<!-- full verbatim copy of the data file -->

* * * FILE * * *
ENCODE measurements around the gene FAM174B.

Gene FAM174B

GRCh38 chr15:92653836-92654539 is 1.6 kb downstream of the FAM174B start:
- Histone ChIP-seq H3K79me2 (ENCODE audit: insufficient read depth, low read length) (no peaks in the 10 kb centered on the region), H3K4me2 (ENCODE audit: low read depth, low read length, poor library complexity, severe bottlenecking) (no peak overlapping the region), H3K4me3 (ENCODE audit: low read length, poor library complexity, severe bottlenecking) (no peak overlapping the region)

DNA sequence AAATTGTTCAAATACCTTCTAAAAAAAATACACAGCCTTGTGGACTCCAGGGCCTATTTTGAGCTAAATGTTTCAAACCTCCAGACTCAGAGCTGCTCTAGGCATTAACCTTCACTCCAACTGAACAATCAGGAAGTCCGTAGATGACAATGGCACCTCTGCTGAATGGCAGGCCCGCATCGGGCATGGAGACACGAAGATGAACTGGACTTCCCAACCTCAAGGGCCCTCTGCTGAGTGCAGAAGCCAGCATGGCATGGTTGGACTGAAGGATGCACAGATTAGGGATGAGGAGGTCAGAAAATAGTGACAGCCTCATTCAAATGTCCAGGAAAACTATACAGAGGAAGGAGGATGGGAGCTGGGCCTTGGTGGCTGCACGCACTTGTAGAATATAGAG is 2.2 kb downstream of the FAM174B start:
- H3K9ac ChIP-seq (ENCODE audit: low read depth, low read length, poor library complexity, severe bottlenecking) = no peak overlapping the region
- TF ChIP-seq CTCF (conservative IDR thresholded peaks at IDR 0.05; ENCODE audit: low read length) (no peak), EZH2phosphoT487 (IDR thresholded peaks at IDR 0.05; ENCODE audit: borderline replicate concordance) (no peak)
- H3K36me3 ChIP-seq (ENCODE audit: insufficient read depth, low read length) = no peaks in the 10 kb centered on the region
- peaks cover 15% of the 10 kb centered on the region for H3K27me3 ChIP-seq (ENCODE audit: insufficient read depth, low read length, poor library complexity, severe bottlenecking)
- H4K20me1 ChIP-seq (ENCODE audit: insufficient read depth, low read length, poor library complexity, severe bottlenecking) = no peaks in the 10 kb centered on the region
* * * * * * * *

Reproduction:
ENCODE measurements around the gene FAM174B.

Gene FAM174B

GRCh38 chr15:92653836-92654539 is 1.6 kb downstream of the FAM174B start:
- Histone ChIP-seq H3K79me2 (ENCODE audit: insufficient read depth, low read length) (no peaks in the 10 kb centered on the region), H3K4me2 (ENCODE audit: low read depth, low read length, poor library complexity, severe bottlenecking) (no peak overlapping the region), H3K4me3 (ENCODE audit: low read length, poor library complexity, severe bottlenecking) (no peak overlapping the region)

DNA sequence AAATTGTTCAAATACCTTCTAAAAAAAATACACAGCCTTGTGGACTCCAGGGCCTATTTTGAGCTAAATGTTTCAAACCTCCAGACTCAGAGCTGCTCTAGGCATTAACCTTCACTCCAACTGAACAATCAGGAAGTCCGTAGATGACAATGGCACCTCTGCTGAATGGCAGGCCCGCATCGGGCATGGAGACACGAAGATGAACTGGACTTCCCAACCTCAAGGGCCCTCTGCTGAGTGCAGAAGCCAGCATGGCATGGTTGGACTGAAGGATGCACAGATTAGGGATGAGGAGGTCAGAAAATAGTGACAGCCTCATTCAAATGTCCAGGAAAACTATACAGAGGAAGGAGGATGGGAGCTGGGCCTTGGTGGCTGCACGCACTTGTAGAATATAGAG is 2.2 kb downstream of the FAM174B start:
- H3K9ac ChIP-seq (ENCODE audit: low read depth, low read length, poor library complexity, severe bottlenecking) = no peak overlapping the region
- TF ChIP-seq CTCF (conservative IDR thresholded peaks at IDR 0.05; ENCODE audit: low read length) (no peak), EZH2phosphoT487 (IDR thresholded peaks at IDR 0.05; ENCODE audit: borderline replicate concordance) (no peak)
- H3K36me3 ChIP-seq (ENCODE audit: insufficient read depth, low read length) = no peaks in the 10 kb centered on the region
- peaks cover 15% of the 10 kb centered on the region for H3K27me3 ChIP-seq (ENCODE audit: insufficient read depth, low read length, poor library complexity, severe bottlenecking)
- H4K20me1 ChIP-seq (ENCODE audit: insufficient read depth, low read length, poor library complexity, severe bottlenecking) = no peaks in the 10 kb centered on the region